Deforestation remains a pressing global concern with alarming consequences for the environment, biodiversity, and climate change. In an effort to combat this issue, on 9 June 2023, the European Union notified the European Union Deforestation Regulation ('EUDR'). The EUDR is a set of comprehensive regulations targeting the imports and domestic production of products associated with deforestation.
The EUDR lays down rules for making the product covered under the regulations available in the EU market. These regulations will also have far-reaching implications for Indian producers and exporters engaged in the trading of commodities like coffee, chocolates, soy, and wooden furniture. In this article, we will provide a brief overview of the EUDR, what it entails, and explore the impact of EUDR on Indian exports to the European Union.
Scope of EUDR - Products Covered
EUDR covers seven commodities, namely cattle, cocoa, coffee, oil palm, rubber, soy, and wood ('covered products'). It also includes various products derived from these primary products such as items of cattle meat, cocoa beans, chocolate, derivatives of palm oil, natural rubber-based items, soybeans and soya oil, fuelwood, printed books, and wood furniture ('derived products'). Some of the commodities covered are as follows:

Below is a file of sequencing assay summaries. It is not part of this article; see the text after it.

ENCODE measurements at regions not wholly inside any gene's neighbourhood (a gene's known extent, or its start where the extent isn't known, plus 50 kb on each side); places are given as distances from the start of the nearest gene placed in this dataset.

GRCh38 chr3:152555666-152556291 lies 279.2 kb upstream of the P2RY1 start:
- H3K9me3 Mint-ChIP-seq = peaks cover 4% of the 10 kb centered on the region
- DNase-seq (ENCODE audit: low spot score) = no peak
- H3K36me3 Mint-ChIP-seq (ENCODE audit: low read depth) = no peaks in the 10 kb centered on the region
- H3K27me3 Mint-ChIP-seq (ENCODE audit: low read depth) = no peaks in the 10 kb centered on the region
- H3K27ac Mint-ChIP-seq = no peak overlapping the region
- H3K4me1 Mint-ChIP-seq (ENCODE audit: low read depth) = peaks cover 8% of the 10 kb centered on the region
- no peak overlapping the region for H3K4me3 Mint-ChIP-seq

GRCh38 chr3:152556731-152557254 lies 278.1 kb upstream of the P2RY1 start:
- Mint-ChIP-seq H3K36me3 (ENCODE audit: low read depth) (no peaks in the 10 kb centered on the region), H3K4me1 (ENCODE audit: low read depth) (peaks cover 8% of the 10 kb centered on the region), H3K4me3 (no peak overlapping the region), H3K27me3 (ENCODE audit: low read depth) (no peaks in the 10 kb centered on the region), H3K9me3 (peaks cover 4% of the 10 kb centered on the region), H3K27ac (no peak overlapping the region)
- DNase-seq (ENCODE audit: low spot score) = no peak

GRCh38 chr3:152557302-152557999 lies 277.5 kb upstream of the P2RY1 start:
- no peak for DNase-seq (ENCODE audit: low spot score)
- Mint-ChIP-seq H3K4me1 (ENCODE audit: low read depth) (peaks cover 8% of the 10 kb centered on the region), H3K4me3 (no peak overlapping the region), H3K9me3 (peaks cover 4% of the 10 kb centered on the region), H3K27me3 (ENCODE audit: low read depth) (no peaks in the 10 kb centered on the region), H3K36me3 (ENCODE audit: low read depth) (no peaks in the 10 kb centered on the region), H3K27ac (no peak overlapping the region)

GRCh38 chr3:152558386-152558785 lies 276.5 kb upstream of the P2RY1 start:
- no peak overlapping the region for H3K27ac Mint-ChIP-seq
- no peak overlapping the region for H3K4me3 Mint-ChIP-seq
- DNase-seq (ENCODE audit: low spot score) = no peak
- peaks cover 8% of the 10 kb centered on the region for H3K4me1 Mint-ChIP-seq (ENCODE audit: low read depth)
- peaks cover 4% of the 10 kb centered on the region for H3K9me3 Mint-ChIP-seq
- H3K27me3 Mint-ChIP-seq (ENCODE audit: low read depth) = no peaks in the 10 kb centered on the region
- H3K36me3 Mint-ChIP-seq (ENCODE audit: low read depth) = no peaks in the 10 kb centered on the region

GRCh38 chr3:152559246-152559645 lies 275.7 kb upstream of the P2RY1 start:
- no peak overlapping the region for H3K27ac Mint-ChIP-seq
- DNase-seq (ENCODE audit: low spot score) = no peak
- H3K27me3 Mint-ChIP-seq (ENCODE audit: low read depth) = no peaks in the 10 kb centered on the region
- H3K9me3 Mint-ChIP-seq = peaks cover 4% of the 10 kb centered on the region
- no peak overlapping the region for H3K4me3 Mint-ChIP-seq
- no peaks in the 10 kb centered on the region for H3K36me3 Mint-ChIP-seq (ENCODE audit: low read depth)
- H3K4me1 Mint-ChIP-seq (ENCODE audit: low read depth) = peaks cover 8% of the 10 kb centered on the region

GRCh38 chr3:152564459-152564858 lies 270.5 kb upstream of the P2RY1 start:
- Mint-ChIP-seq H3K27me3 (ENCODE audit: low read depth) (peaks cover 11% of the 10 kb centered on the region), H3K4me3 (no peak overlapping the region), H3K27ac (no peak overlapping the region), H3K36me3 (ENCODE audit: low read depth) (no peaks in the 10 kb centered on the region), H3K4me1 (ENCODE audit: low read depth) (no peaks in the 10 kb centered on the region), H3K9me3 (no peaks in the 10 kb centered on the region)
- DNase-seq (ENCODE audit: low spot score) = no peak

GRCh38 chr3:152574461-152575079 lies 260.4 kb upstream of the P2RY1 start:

Relevant Commodities covered under the Regulation
Relevant Products made from these commodities that are covered under the Regulation
Cattle Meat whether fresh, frozen or chilled; hides and skins of cattle
Cocoa butter, fat and oil; coca beans; cocoa powder and chocolate
Coffee, and its substitutes containing any amount of coffee
Palm nuts, Palm kernel oil, Glycerol, stearic acid, and oleic acid.
Natural rubber, new pneumatic tyres, tubes and transmission belts
Soya beans, Soya bean flour and meal, soya-bean oil and soya oilcake
Fuel wood, wood wool, railway sleepers, fiberboard of wood, plywood, paper, printed books and wood furniture
Prohibitions and obligations under the EUDR
EUDR prohibits the availability of covered and derived products in the EU without fulfillment of the following three conditions -
- Products must be deforestation-free.
- They should have been produced in accordance with the legislations of country of production.
- They should be covered by a due diligence statement confirming that there is only a negligible risk of non-compliance with the EUDR.
We discuss the meaning of the above conditions in the following paragraphs.
Under EUDR, the term 'deforestation-free' implies that the covered products do not contain, have been fed with (in case of cattle), or have been made using relevant commodities produced on land converted from forest to agricultural use after 31 December 2020. For wood products, the wood has to be harvested from a forest without inducing forest degradation after 31 December 2020. It is important to note the cut-off date of 31 December 2020: the EUDR prohibits placing and making available of those covered and derived products which have been produced on land that has been deforested after 31 December 2020.